TABLE II______________________________________IL (μA)      α      V1                         V/mm______________________________________1.2        17           20    14______________________________________

It will be seen that the α, V1 and volts per millimeter characteristics of the device including the TAZO nuclei and the device including the zinc oxide seed grains are similar but that the leakage current of the varistor formed in accordance with the teachings of this invention is substantially lower than the leakage current of the varistor formed without benefit of this invention. It will be recognized, that the varistor whose characteristics are presented in Table II did not include the spinel type polycrystalline antimony zinc oxide in the form Zn7/3 Sb2/3 O4. Eda, et al claims that the addition of the spinel would have a positive effect on leakage current. The advantage of this invention resides in the elimination of the necessity for preparing and adding the spinel to the varistor mixture in addition to the seed grains thus providing great economy of fabrication.

The amount of TAZO nuclei added to the varistor formulation may vary over a wide range without departing from the true spirit and scope of this invention. It has been determined, however, that beyond about 10% by weight of TAZO, the effect on varistor voltage is reduced substantially. Preferably less than about 5% by weight of TAZO nuclei are utilized with substantial decrease in varistor voltage and the desirable reduction in leakage and varistor voltage may be obtained utilizing substantially less than 1% by weight of TAZO provided uniform distribution on the varistor mixture is achieved.

While this invention has been described in connection with certain presently preferred embodiments thereof, those skilled in the art will recognize that many modifications and changes may be made therein without departing from the true spirit and scope of the invention which accordingly is intended to be defined solely by the appended claims.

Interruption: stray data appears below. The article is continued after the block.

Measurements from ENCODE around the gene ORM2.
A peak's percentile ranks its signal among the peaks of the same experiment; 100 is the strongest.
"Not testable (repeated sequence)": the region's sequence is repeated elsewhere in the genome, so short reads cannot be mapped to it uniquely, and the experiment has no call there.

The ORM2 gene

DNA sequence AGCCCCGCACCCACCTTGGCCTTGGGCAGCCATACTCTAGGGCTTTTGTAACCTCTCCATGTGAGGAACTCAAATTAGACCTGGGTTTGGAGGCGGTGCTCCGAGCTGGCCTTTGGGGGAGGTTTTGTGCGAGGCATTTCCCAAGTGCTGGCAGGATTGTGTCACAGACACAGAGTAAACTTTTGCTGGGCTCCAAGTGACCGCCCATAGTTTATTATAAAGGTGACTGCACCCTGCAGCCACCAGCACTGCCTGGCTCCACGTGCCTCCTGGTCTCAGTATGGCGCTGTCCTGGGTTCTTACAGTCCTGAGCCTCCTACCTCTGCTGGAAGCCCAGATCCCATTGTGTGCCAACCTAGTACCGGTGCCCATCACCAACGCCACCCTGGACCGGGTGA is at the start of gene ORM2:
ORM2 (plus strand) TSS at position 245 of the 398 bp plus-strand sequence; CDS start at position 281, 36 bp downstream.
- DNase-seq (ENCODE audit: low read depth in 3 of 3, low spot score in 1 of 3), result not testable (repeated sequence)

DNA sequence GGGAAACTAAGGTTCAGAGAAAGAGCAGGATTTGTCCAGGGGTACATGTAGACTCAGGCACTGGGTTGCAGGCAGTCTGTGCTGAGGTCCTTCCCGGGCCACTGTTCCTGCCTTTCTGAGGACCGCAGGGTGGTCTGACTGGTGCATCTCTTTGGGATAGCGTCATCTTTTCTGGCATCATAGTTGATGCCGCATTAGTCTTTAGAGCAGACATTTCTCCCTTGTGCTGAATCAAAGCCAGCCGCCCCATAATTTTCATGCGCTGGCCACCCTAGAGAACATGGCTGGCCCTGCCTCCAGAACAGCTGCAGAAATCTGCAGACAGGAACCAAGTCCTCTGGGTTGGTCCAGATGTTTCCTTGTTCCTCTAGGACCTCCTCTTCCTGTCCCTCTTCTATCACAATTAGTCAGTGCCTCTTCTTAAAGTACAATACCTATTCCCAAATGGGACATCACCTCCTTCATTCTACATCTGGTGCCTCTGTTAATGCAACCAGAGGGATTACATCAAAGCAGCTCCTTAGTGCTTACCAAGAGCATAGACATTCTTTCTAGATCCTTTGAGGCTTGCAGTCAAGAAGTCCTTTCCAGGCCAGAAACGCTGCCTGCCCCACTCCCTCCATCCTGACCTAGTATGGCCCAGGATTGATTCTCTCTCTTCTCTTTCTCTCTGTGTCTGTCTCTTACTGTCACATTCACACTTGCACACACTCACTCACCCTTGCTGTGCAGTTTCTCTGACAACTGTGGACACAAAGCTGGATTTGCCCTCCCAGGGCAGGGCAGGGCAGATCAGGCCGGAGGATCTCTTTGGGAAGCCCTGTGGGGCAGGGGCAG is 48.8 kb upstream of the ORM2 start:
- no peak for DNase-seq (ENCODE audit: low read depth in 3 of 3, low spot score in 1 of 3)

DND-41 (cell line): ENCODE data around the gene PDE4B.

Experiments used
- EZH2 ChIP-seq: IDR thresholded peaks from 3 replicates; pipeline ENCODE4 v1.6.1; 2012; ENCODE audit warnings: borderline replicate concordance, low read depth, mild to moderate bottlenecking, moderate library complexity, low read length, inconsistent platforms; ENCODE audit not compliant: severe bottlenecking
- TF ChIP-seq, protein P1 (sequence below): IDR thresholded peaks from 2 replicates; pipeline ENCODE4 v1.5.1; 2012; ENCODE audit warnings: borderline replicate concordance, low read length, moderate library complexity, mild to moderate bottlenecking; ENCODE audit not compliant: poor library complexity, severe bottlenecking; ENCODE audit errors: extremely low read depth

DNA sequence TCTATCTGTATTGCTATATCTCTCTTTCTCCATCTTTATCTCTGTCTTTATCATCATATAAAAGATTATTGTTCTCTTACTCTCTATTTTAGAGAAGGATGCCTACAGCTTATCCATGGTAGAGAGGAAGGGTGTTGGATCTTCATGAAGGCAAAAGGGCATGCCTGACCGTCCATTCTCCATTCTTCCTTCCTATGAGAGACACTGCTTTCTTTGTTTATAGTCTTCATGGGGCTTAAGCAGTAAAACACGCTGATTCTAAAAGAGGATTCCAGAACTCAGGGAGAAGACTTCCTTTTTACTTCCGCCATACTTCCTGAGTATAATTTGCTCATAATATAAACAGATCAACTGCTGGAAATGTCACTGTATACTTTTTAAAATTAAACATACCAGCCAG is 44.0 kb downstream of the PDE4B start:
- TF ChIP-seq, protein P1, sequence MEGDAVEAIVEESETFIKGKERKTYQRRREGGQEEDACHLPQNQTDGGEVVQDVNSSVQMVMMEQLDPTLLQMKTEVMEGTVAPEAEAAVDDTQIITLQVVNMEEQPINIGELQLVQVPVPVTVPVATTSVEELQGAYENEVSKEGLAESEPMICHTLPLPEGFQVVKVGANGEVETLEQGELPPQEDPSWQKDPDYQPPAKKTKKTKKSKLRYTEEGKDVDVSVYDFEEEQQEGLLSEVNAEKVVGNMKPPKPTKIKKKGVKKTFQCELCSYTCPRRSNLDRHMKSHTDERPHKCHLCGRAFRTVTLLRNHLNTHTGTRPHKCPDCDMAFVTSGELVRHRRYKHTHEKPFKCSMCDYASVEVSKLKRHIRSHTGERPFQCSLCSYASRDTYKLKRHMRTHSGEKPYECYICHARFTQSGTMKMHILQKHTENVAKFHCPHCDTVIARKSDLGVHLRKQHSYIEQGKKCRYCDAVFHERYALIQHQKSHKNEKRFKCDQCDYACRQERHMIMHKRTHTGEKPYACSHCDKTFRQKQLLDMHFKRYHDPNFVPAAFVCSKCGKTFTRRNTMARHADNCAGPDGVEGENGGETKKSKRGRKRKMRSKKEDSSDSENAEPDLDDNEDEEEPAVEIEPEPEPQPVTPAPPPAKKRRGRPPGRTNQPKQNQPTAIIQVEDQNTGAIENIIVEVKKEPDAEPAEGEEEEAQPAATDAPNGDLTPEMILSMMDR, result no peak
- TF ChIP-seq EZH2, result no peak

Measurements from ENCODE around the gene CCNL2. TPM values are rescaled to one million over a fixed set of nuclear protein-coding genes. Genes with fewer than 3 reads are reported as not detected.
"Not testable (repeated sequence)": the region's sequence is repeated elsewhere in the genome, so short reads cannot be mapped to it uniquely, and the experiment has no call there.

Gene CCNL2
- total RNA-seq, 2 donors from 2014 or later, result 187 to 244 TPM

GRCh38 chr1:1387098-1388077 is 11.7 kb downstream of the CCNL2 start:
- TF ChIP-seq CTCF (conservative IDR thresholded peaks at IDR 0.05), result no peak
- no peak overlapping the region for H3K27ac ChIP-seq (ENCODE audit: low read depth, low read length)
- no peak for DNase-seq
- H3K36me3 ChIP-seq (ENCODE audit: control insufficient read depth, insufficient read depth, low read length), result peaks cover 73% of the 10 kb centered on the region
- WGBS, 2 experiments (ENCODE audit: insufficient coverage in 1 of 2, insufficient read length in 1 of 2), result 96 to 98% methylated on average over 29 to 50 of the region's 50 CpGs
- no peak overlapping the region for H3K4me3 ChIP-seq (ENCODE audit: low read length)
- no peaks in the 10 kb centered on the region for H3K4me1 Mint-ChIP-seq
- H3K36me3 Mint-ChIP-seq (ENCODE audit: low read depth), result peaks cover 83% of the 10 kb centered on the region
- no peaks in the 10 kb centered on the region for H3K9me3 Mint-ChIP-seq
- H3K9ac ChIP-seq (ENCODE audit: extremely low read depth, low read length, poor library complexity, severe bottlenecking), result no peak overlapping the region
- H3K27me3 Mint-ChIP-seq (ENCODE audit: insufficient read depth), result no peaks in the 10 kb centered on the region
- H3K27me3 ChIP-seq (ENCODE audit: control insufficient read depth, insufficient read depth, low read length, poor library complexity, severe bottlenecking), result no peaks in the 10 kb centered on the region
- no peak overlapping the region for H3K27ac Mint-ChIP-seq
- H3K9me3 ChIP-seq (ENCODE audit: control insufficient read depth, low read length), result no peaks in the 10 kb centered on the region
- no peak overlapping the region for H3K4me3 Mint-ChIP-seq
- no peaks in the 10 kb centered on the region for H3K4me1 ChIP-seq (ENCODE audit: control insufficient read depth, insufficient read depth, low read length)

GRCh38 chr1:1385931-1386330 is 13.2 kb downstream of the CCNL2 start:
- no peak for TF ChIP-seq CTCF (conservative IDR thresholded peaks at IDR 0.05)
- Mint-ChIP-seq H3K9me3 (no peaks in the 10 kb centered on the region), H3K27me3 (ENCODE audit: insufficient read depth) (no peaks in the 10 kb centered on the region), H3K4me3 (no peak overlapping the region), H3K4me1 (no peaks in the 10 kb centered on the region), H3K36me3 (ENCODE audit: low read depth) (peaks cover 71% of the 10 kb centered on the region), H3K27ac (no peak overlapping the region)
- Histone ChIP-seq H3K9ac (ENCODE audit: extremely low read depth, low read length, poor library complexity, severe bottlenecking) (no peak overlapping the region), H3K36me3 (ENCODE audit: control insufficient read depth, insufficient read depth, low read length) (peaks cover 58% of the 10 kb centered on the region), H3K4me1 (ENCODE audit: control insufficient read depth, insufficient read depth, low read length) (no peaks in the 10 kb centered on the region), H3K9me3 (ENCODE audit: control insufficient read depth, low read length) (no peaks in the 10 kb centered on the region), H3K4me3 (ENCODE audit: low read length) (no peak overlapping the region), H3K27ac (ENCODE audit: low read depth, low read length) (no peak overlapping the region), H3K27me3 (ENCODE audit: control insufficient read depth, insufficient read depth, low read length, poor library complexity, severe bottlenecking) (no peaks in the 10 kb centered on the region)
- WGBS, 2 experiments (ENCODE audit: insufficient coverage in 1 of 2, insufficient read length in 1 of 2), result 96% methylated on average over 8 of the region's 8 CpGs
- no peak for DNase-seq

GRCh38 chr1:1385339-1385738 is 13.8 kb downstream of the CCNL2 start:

Patent Citations
Cited PatentFiling datePublication dateApplicantTitle
US4127511 *Jun 30, 1977Nov 28, 1978Bbc Brown, Boveri & Company, LimitedCeramic electrical resistor with nonlinear voltage characteristic
US4147670 *Dec 1, 1976Apr 3, 1979Nippon Electric Co., Ltd.Nonohmic ZnO ceramics including Bi2 O3, CoO, MnO, Sb2 O.sub.3
US4169071 *Nov 16, 1977Sep 25, 1979Matsushita Electric Industrial Co., Ltd.Voltage-dependent resistor and method of making the same
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US4460456 *Jun 15, 1982Jul 17, 1984Shell Oil CompanyProcess for reducing ramsbottom carbon test of long residues
US4461699 *Jun 24, 1982Jul 24, 1984Shell Oil CompanyProcess for reducing Ramsbottom Carbon Test of short residues
US4808398 *Feb 14, 1985Feb 28, 1989The Dow Chemical CompanyNarrow size distribution zinc oxide
US4981624 *Sep 9, 1988Jan 1, 1991Fuji Electric Co., Ltd.Method of producing a voltage-nonlinear resistor
US5294374 *Mar 20, 1992Mar 15, 1994Leviton Manufacturing Co., Inc.Electrical overstress materials and method of manufacture
US5660878 *May 16, 1995Aug 26, 1997Commissariat A L'energie AtomiqueProcess for the reduction of breakdown risks of the insulant of high voltage cable and lines during their aging
US6180224Jan 29, 1997Jan 30, 2001Nissan Chemical Industries, Ltd.Method of absorbing rays outside a visible region
EP2857374A1Oct 23, 2013Apr 8, 2015Razvojni Center eNem Novi Materiali d.o.o.Method for manufacturing varistor ceramics and varistors having low leakage current
EP2863454A1 *Oct 16, 2013Apr 22, 2015Siemens AktiengesellschaftElectrochemical energy storage device with voltage-dependent intermediate layer
WO1997028227A1 *Jan 29, 1997Aug 7, 1997Nissan Chemical Industries, Ltd.Absorbents for non-visible rays of light
U.S. Classification264/617, 252/519.51, 338/20, 29/610.1
International ClassificationH01C7/112
Cooperative ClassificationY10T29/49082, H01C7/112
European ClassificationH01C7/112